1) Prague’s National Technical Museum – a treasure trove of past technology
The National Technical Museum – one of the oldest museums of its type in Europe – lies just next to Prague’s Letná plain. The museum was founded to document technological advancement both in the Czech lands and the wider world and contains tens of thousands of exhibits. Younger visitors and fans of vehicles in general can appreciate the museum’s large main hall, which features full-size original examples of historic aircraft, automobiles and trains – including that of Austro-Hungarian Emperor Franz Joseph.
Since at least the 19th century, the history of the Czech lands has been associated with technological prowess. That science and technology are held in high esteem in the country is affirmed when one encounters the towering National Technical Museum in Prague, whose 14,000 square meters spread over seven floors offer a vast array of exhibits focused on various aspects of science and technology.
Technology museum with a long history
It is also one of the oldest technology museums, with a history that stretches as far back as the eighteenth century, says director Karel Ksandr.
“Our museum is among the five oldest specialised technical museums in the world. Our origins stretch back as far as the eighteenth century, when the Union for Encouraging Industry in Bohemia [Jednota pro povzbuzení průmyslu v Čechách] was founded and subsequently, in 1791, Prague hosted the First Industrial Exhibition in the Bohemian Crown Lands.
“Our museum is among the five oldest specialised technical museums in the world.”
“However, the real beginnings of the museum date back to 1862, when Vojtěch Náprstek established the first museum of industry. What Náprstek focused on was collecting exhibits that represented the latest in technological progress, rather than old pieces of technology. For example, he brought the first pedal sewing machine to Prague.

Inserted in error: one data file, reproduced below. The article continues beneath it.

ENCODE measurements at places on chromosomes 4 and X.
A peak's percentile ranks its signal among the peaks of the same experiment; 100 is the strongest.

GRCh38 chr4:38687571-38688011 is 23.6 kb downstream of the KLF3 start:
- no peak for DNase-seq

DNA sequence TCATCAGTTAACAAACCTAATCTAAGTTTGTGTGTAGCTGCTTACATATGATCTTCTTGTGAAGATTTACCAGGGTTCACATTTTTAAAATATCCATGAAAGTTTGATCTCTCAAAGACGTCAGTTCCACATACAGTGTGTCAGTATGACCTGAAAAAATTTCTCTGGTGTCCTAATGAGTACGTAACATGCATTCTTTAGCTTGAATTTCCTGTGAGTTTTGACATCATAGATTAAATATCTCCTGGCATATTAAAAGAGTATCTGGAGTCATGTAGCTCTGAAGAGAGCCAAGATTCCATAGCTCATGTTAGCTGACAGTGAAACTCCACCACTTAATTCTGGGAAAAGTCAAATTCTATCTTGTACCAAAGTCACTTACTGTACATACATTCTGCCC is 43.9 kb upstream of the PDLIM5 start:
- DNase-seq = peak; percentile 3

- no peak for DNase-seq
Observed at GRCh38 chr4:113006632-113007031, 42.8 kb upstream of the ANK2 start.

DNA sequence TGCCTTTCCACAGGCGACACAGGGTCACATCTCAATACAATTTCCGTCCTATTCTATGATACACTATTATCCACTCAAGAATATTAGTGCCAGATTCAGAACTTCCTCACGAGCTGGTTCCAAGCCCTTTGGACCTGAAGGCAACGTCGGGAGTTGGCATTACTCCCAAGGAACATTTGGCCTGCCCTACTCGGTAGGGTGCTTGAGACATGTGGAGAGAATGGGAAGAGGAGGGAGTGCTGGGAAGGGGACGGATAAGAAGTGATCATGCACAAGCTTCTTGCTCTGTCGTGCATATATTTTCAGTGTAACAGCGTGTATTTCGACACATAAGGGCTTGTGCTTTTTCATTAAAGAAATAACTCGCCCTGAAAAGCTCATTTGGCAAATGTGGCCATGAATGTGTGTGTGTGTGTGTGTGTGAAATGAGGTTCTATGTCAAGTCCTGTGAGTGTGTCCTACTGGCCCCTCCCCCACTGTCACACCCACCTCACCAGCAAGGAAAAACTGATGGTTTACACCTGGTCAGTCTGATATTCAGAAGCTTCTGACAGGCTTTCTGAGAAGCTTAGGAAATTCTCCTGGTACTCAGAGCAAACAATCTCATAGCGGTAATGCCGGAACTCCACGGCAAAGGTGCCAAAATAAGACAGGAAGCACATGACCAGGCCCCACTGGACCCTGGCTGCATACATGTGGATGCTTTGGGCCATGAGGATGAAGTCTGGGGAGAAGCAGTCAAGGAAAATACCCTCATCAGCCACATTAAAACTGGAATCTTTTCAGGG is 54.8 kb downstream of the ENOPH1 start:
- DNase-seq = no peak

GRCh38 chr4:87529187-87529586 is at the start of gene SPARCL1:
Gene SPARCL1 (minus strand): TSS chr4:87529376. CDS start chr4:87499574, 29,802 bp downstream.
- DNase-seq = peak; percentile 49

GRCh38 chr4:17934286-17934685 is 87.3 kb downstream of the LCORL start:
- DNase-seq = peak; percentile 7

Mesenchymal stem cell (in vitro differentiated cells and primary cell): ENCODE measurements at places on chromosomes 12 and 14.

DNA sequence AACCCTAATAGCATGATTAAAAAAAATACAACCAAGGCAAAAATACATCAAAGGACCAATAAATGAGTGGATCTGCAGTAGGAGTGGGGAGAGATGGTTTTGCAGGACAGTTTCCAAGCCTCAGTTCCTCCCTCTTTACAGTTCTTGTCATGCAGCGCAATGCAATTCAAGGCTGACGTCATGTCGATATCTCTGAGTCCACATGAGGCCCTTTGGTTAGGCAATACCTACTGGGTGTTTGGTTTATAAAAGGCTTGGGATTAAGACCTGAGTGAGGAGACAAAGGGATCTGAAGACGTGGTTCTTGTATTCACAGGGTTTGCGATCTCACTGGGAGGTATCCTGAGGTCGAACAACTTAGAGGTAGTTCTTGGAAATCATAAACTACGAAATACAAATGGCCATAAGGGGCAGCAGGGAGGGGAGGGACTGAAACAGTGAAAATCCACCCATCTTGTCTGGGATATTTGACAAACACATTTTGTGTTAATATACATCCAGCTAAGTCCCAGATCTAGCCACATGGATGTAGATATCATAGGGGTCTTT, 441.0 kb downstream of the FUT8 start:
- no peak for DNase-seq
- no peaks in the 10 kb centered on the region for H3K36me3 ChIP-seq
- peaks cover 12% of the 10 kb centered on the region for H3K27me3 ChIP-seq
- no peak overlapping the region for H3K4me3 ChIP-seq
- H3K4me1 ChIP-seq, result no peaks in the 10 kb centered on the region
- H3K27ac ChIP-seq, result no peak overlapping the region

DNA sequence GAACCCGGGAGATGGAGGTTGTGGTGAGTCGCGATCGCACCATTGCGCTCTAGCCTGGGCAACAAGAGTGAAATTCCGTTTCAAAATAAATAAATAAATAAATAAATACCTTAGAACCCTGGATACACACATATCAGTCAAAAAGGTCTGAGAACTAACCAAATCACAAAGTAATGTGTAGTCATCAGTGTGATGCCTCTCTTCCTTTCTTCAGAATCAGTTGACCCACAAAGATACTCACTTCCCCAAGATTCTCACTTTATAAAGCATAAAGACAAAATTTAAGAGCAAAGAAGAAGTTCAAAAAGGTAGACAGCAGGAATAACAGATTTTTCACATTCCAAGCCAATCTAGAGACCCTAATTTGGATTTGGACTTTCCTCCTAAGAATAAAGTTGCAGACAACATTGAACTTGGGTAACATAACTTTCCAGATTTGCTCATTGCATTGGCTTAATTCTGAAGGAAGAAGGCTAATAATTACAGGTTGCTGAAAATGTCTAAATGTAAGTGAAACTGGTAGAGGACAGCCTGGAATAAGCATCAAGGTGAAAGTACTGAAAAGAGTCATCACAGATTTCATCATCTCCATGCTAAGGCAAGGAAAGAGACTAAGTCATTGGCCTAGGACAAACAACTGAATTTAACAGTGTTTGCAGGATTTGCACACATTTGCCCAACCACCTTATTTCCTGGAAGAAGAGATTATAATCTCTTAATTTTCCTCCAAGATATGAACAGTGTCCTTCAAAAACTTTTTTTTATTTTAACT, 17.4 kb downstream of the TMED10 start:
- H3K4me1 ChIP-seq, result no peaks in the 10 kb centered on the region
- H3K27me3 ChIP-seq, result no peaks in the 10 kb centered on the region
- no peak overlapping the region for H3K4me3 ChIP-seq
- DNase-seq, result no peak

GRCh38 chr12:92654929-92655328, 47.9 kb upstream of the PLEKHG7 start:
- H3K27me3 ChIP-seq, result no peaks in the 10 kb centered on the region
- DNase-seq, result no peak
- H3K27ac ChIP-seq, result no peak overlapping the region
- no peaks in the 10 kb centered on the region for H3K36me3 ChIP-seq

“After his return from the United States, Náprstek also presented items that he had gathered at various international exhibitions to the American Ladies Club, one of the first Czech women’s associations in the Czech lands. He gathered tech inventions for example at the 1862 World Exhibition in London. We still have the exhibits that he collected here in our museum. Most of them can be seen in the household technology exhibition.”
Náprstek’s collections were an important start, but the first National Museum exhibition would come decades later, in 1908, when an initiative set up by professors from the Czech Technical University, reorganised the museum into a form that is recognisable today.
The actual museum building that now stands on Letná had not yet been built at that time. Instead, the original museum was situated in the Schwarzenberg Palace on Prague’s Hradčany Square. The Schwarzenbergs were supporters of the technical museum idea and offered their palace, which housed the exhibits until World War II, when it was repurposed to serve as a military museum by the Nazi occupiers, says Karel Ksandr.
“The technical museum’s exhibits were moved into the Invalidovna building in Prague’s Karlín district. Construction began on the building where we are based today in 1938. It was partly funded by representatives of Czech industry, such as Václav Klement of Mladá Boleslav, who was one of the founders of Laurin and Klement, the company that evolved into today’s Škoda Auto.
“However, construction progress ran into difficulties during the war. It could not be finished due to a lack of construction materials. Then, immediately after the war, it housed the Ministry of Post. The technical museum was finally moved here in 1948, but just into a few of the building’s exhibition halls. Two-thirds of the building were actually rented out to non-museum clients until 1990.
“The building, in the form that it had been originally intended, was only completed in 2013, so you could say that it took 75 years before it was finally complete.”
A source of education about both present and past
Today, the museum and its associated branches house more than 20 permanent exhibitions, covering disciplines such as aeronautics, engines, clockwork, mining, metallurgy, photography architecture, construction and more. The building’s wide halls also make it possible to fit in several aircraft, automobiles and even trains. This collection of heavy machinery makes it a particularly popular destination for families with children and aspiring engineers.
Karel Ksandr says that one of the things that make the museum stand out is its focus on keeping up with the latest times, rather than simply depicting historic objects.
“[We follow the mantra that] the museum should not be a storehouse for old objects, but rather a modern museum that has a wide range and serves as a source of education for the young.”
“Already during the beginnings of the museum, in 1908, Professor Josef Gruber issued a recommendation that the museum should not be a storehouse for old objects, but rather a modern museum that has a wide range and serves as a source of education for the young.
“Today, we are still trying to follow this rule. We house a lot of modern objects here, also using the example of Vojtěch Náprstek. For example, recently we were granted the first complete electric car designed by Škoda, the Enyaq.”